A Borders property provided Thomson Roddick (15% buyer's premium) with a sensational discovery for their sale in Rosewell, Edinburgh on December 4.
Unearthed in a tea chest were 16 topographical drawings by the
'father of British watercolour painting' Samuel Scott (1701/2-72).
They were unframed, unsigned and, sometimes, unfinished, but when
picture specialist John Thomson researched them, he also found them
to be unpublished works that do not feature in Richard Kingzett's
1982 catalogue raisonné of Scott's oeuvre.
The family in whose home the works were found had been utterly
unaware of their existence. It emerged after the sale that the
family had ancestral links to the Bristol and Bath area where,
sometime around 1766, Scott retired with gout.
The drawings had been stored for at least two generations,
folded under a pile of books which appeared to have preserved them
in reasonable, rather than good, condition and all required
These watercolour, pencil and ink sketches on joined paper -
some over 3ft (91cm) across and with ink annotations in the
artist's hand - were predominantly views of the Thames, presumably
preparatory works for the oils Scott painted at his Covent Garden
The fact that a number of these highly detailed drawings in the
manner of the van de Veldes apparently relate to major finished
pictures, means they probably date from the mid-1740s.
It had been the arrival of Canaletto in London in 1746, and the
stimulus he gave to the demand for London views, which prompted
Scott to extend his talents from marine painting to the
topographical views of the Thames and its bridges for which he is
now best known. As a painter in oils, Scott has commanded very
substantial sums: the Wills sale at Sotheby's in July 2005 included
some outstanding pictures by him, including a 1746 oil of The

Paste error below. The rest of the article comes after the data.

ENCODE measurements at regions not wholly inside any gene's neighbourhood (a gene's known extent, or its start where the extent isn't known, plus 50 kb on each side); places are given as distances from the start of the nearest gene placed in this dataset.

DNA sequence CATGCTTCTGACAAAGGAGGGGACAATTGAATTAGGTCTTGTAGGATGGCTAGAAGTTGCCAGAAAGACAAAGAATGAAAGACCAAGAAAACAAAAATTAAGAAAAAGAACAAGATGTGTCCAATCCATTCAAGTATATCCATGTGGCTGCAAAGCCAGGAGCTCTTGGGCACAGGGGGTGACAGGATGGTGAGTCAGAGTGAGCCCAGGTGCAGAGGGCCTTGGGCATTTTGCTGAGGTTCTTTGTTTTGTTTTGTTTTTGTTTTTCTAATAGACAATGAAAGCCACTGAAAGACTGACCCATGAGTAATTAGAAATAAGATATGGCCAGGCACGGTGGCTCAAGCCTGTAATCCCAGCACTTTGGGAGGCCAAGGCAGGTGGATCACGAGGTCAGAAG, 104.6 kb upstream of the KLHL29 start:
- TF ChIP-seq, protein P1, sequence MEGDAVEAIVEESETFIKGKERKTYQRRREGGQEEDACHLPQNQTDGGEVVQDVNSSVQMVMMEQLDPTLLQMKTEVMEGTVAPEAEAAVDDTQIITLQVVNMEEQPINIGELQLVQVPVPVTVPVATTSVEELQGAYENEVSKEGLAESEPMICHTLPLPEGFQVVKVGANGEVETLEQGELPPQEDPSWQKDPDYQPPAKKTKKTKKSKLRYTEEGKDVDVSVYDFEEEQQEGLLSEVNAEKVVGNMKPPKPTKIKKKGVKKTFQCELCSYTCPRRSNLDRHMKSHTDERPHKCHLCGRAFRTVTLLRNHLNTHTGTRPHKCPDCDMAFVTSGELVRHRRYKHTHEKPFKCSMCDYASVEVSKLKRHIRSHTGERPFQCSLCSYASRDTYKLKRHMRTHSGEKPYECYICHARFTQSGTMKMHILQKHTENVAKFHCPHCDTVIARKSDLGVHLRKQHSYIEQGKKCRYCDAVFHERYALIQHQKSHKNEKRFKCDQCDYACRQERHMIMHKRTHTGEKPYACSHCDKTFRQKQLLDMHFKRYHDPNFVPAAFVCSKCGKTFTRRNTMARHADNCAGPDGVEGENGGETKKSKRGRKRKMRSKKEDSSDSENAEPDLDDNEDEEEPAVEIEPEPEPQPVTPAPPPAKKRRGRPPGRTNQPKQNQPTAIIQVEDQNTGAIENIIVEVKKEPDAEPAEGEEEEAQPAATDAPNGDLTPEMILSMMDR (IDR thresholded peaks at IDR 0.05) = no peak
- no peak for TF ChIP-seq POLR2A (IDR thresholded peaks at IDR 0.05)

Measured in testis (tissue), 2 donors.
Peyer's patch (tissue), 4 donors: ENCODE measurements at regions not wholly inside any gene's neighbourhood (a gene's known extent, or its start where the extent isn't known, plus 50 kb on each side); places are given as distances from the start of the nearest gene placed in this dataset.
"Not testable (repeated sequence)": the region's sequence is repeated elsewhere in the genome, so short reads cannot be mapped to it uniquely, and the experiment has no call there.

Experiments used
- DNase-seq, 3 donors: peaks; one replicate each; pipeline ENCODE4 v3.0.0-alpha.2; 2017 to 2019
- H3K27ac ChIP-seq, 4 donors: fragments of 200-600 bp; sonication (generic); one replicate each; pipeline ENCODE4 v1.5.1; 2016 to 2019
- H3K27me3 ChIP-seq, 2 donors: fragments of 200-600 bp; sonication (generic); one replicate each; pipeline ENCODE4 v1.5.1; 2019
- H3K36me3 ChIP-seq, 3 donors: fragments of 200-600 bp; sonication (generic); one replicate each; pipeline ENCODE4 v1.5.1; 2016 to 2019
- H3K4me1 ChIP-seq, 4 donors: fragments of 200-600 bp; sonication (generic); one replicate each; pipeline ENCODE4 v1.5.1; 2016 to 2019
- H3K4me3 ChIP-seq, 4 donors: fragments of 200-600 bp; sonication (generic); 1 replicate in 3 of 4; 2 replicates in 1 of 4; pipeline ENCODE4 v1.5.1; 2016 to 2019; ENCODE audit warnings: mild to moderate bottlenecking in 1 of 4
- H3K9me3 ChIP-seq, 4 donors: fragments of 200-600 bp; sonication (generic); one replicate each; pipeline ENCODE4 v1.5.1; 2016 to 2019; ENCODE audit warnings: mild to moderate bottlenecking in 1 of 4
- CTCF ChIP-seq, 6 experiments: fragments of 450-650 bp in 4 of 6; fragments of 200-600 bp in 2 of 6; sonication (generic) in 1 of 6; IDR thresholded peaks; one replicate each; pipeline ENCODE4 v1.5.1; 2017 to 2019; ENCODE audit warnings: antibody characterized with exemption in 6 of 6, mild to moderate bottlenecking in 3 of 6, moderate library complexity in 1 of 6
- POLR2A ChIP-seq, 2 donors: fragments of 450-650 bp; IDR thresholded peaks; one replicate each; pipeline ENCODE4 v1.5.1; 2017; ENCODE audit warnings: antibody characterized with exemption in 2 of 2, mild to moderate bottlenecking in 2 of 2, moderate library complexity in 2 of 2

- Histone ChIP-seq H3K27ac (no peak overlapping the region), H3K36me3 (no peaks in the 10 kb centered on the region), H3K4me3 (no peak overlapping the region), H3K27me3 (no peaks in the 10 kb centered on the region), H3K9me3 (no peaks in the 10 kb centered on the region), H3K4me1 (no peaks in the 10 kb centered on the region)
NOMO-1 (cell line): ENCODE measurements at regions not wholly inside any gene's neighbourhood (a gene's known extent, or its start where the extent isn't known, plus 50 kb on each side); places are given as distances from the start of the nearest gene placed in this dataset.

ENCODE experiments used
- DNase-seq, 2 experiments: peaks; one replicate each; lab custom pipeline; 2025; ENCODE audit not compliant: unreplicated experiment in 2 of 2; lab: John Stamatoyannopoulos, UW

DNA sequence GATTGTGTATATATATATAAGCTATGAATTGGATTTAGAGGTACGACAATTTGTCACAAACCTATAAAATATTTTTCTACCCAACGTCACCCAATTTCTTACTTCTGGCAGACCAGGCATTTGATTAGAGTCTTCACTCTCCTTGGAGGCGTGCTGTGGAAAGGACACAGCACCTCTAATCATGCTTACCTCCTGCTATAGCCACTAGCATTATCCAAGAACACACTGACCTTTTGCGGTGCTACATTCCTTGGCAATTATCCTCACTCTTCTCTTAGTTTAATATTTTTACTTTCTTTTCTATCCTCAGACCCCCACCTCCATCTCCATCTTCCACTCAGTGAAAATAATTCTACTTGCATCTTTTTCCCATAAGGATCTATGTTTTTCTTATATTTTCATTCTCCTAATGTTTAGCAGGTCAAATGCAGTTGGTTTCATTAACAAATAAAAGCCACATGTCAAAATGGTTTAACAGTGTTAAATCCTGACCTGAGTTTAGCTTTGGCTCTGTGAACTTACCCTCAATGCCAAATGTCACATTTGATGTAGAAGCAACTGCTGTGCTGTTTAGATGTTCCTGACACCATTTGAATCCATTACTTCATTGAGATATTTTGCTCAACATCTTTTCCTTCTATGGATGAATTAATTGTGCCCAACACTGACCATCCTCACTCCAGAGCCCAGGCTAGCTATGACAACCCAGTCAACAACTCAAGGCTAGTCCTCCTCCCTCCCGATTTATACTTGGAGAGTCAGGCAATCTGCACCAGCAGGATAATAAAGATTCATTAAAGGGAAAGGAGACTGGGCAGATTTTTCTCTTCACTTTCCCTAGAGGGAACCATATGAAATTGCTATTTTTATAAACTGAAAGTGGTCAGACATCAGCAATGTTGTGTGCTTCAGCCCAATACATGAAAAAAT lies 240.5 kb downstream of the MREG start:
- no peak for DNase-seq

Thames at Westminster Bridge with barges, which sold for a
However, drawings and watercolours appear less frequently, and
works of this unusually large scale are extremely rare.
A 13 x 23in (33 x 57cm) watercolour of Twickenham from the
Thames, 1758, which made £8500 at Sotheby's in June, provided
Thomson Roddick with their guidelines, although the pictures were
offered without reserves.
In fact, the exceptional cache of rediscovered pictures
collectively sold for more than £300,000 with ten works making
five-figure sums. There were two principal telephone buyers.
Agnews' Christopher Kingzett (whose father wrote Scott's
catalogue raisonné) bought a number of works, including one of the
large London views, A Wood Yard by the Thames at Nine Elms, 131/2in
x 2ft 11in (34cm x 89cm), at £50,000.
They were the underbidders to another London dealer on a further
11 works, including a view of shipbuilding on a Thames wharf with
Westminster Bridge beyond knocked down at £52,000 - a price shared
with another view of buildings by the Thames which could well be an
auction record for a Scott watercolour.
For more on watercolours and drawings, see the Art
Market section this week's printed newspaper. To subscribe,
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